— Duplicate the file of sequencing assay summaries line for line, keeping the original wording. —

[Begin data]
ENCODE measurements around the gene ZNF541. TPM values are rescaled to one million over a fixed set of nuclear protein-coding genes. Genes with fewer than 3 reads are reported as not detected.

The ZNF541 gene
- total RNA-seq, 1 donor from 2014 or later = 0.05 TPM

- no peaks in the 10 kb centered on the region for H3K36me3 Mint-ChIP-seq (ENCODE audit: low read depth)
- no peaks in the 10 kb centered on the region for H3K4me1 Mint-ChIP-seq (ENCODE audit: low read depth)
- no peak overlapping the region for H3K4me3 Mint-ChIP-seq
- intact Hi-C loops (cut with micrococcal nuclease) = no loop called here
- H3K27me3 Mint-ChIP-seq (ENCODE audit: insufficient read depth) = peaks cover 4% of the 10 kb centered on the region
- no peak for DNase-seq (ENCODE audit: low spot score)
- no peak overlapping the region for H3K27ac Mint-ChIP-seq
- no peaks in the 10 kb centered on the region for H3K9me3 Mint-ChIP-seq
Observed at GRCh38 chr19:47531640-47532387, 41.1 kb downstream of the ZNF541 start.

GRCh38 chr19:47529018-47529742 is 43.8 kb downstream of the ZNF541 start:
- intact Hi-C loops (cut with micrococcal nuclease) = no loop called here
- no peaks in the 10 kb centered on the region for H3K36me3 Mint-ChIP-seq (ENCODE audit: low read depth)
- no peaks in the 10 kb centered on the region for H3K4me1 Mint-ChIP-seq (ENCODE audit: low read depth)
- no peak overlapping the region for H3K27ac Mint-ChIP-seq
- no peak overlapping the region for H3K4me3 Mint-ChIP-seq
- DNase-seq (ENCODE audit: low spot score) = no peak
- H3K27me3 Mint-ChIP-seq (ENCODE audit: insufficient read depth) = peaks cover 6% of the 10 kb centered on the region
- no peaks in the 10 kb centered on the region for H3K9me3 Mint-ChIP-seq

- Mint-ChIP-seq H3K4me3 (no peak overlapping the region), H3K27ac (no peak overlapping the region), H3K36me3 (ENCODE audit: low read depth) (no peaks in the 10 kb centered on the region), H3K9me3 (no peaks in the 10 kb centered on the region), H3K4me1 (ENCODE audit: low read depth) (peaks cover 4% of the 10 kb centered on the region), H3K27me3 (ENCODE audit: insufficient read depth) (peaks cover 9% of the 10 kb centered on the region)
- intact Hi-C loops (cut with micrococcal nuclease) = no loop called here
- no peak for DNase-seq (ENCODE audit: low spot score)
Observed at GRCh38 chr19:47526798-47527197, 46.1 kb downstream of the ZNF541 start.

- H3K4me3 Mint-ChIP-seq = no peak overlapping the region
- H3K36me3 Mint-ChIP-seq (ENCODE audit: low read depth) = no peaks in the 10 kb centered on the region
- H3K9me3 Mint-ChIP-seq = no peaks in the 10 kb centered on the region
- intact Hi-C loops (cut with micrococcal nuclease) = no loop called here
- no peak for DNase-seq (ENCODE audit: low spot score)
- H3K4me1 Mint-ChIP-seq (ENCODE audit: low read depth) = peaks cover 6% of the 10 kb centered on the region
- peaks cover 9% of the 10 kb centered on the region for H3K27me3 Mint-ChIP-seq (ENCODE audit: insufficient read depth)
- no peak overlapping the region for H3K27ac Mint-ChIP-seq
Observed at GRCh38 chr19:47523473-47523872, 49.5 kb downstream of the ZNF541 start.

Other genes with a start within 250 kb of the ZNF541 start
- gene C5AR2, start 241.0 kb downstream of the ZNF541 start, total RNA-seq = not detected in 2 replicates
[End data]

ENCODE measurements around the gene ZNF541. TPM values are rescaled to one million over a fixed set of nuclear protein-coding genes. Genes with fewer than 3 reads are reported as not detected.

The ZNF541 gene
- total RNA-seq, 1 donor from 2014 or later = 0.05 TPM

- no peaks in the 10 kb centered on the region for H3K36me3 Mint-ChIP-seq (ENCODE audit: low read depth)
- no peaks in the 10 kb centered on the region for H3K4me1 Mint-ChIP-seq (ENCODE audit: low read depth)
- no peak overlapping the region for H3K4me3 Mint-ChIP-seq
- intact Hi-C loops (cut with micrococcal nuclease) = no loop called here
- H3K27me3 Mint-ChIP-seq (ENCODE audit: insufficient read depth) = peaks cover 4% of the 10 kb centered on the region
- no peak for DNase-seq (ENCODE audit: low spot score)
- no peak overlapping the region for H3K27ac Mint-ChIP-seq
- no peaks in the 10 kb centered on the region for H3K9me3 Mint-ChIP-seq
Observed at GRCh38 chr19:47531640-47532387, 41.1 kb downstream of the ZNF541 start.

GRCh38 chr19:47529018-47529742 is 43.8 kb downstream of the ZNF541 start:
- intact Hi-C loops (cut with micrococcal nuclease) = no loop called here
- no peaks in the 10 kb centered on the region for H3K36me3 Mint-ChIP-seq (ENCODE audit: low read depth)
- no peaks in the 10 kb centered on the region for H3K4me1 Mint-ChIP-seq (ENCODE audit: low read depth)
- no peak overlapping the region for H3K27ac Mint-ChIP-seq
- no peak overlapping the region for H3K4me3 Mint-ChIP-seq
- DNase-seq (ENCODE audit: low spot score) = no peak
- H3K27me3 Mint-ChIP-seq (ENCODE audit: insufficient read depth) = peaks cover 6% of the 10 kb centered on the region
- no peaks in the 10 kb centered on the region for H3K9me3 Mint-ChIP-seq

- Mint-ChIP-seq H3K4me3 (no peak overlapping the region), H3K27ac (no peak overlapping the region), H3K36me3 (ENCODE audit: low read depth) (no peaks in the 10 kb centered on the region), H3K9me3 (no peaks in the 10 kb centered on the region), H3K4me1 (ENCODE audit: low read depth) (peaks cover 4% of the 10 kb centered on the region), H3K27me3 (ENCODE audit: insufficient read depth) (peaks cover 9% of the 10 kb centered on the region)
- intact Hi-C loops (cut with micrococcal nuclease) = no loop called here
- no peak for DNase-seq (ENCODE audit: low spot score)
Observed at GRCh38 chr19:47526798-47527197, 46.1 kb downstream of the ZNF541 start.

- H3K4me3 Mint-ChIP-seq = no peak overlapping the region
- H3K36me3 Mint-ChIP-seq (ENCODE audit: low read depth) = no peaks in the 10 kb centered on the region
- H3K9me3 Mint-ChIP-seq = no peaks in the 10 kb centered on the region
- intact Hi-C loops (cut with micrococcal nuclease) = no loop called here
- no peak for DNase-seq (ENCODE audit: low spot score)
- H3K4me1 Mint-ChIP-seq (ENCODE audit: low read depth) = peaks cover 6% of the 10 kb centered on the region
- peaks cover 9% of the 10 kb centered on the region for H3K27me3 Mint-ChIP-seq (ENCODE audit: insufficient read depth)
- no peak overlapping the region for H3K27ac Mint-ChIP-seq
Observed at GRCh38 chr19:47523473-47523872, 49.5 kb downstream of the ZNF541 start.

Other genes with a start within 250 kb of the ZNF541 start
- gene C5AR2, start 241.0 kb downstream of the ZNF541 start, total RNA-seq = not detected in 2 replicates